• Egan LJ.  Drug interactions in gastroenterology: mechanisms, consequences and how to avoid.  Clinical Gastroenterology and Hepatology, 2004;2(9):725-30.
  • Toruner M, Harewood GC, Loftus EV Jr, Sandborn WJ, Tremaine WJ, Faubion WA, Schroeder KW, Egan LJ. Endoscopic factors in the diagnosis of colorectal dysplasia in chronic inflammatory bowel disease. Inflammatory Bowel Diseases,2005;11(5):428-34.
  • Moolsintong P, Loftus EV Jr, Chari ST, Egan LJ, Tremaine WJ, Sandborn WJ.  Acute pancreatitis in Crohn's disease: clinical features and outcomes. Inflammatory Bowel Diseases. 2005 Dec;11(12):1080-4.
  • Egan LJ, Derijks LJ, Hommes D. Pharmacogenomics in inflammatory bowel disease. Clinical Gastroenterology and Hepatology, 2006 Jan;4(1):21-8.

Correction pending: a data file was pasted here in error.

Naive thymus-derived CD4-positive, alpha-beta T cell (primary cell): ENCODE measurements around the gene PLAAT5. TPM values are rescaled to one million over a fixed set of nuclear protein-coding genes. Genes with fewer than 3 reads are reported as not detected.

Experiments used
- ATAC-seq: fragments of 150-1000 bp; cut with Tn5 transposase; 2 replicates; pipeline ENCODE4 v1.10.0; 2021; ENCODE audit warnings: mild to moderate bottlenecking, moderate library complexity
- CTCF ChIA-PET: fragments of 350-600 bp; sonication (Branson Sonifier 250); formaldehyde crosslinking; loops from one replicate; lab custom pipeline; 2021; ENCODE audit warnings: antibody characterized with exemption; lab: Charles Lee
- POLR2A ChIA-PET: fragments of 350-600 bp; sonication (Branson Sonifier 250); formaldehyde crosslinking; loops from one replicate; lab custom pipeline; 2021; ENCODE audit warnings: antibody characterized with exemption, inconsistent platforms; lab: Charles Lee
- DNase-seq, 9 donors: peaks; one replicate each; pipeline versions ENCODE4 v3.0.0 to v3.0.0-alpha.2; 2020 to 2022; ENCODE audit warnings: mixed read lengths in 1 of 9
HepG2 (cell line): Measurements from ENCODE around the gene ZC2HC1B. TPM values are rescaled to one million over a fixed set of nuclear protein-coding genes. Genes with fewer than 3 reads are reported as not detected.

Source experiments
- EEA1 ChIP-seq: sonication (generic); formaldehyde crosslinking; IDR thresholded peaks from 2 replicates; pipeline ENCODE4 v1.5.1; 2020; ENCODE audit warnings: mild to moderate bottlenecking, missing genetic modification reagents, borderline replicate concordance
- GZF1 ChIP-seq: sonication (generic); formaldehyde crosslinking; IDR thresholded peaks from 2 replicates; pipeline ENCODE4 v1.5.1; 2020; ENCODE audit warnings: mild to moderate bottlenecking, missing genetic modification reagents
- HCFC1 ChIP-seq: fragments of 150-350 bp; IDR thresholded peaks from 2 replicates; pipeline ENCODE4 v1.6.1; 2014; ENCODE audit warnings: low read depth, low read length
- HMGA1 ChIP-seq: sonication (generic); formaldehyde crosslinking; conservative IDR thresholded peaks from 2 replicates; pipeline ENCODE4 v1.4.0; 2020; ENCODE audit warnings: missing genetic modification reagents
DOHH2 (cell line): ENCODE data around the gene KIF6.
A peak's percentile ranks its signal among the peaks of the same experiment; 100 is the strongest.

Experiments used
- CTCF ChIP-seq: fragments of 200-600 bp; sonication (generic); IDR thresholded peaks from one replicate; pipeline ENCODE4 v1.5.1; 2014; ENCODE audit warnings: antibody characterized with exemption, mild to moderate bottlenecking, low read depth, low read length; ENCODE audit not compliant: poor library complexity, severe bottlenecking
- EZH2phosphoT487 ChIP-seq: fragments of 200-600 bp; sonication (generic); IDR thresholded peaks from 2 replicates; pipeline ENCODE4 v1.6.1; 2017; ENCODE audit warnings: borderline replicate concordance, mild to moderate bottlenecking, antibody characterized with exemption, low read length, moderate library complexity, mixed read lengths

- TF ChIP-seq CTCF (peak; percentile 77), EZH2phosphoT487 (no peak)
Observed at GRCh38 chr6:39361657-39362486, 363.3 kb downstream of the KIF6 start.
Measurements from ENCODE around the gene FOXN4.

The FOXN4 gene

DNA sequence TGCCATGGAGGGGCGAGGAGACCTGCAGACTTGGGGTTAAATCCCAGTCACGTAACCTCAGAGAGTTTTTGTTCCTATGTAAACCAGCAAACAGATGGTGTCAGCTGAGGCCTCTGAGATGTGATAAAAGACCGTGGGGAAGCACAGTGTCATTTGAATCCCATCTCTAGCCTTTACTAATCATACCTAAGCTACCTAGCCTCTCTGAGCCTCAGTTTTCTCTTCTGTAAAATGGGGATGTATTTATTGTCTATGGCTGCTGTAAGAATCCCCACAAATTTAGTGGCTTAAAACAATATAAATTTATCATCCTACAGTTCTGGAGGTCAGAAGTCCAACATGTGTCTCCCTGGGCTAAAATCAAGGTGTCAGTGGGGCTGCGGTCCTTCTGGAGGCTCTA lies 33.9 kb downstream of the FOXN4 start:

• Toruner M, Fernandez-Zapico M,Sha JJ, Pham L, Urrutia R, Egan LJ. Anti-anoikis effect of nuclear factor-kappa B through upregulated expresion of osteoprotegerin, BCL-2 and IAP-1. Journal of Biological Chemistry. 2006 Jan 5; to follow
  • Chopra A, Pardi DS, Loftus EV Jr, Tremaine WJ, Egan LJ, Faubion WA, Hanson KA, Johnson TA, Sandborn WJ.  Budesonide in the treatment of inflammatory bowel disease: the first year of experience in clinical practice. Inflammatory Bowel Disease.  2006 Jan;12(1):29-32.
  • Egan LJ, Sandborn WJ. Positioning novel biologic, probiotic, and apheresis therapies for Chronfs disease and ulcerative colitis. Current Gastroenterology Reports. 2005 Dec;7(6):485-91

Contact details

Telephone: 353 91 495355, ext. 5355 
Fax:               00 353 91 495572

Location:     Clinical Science Institute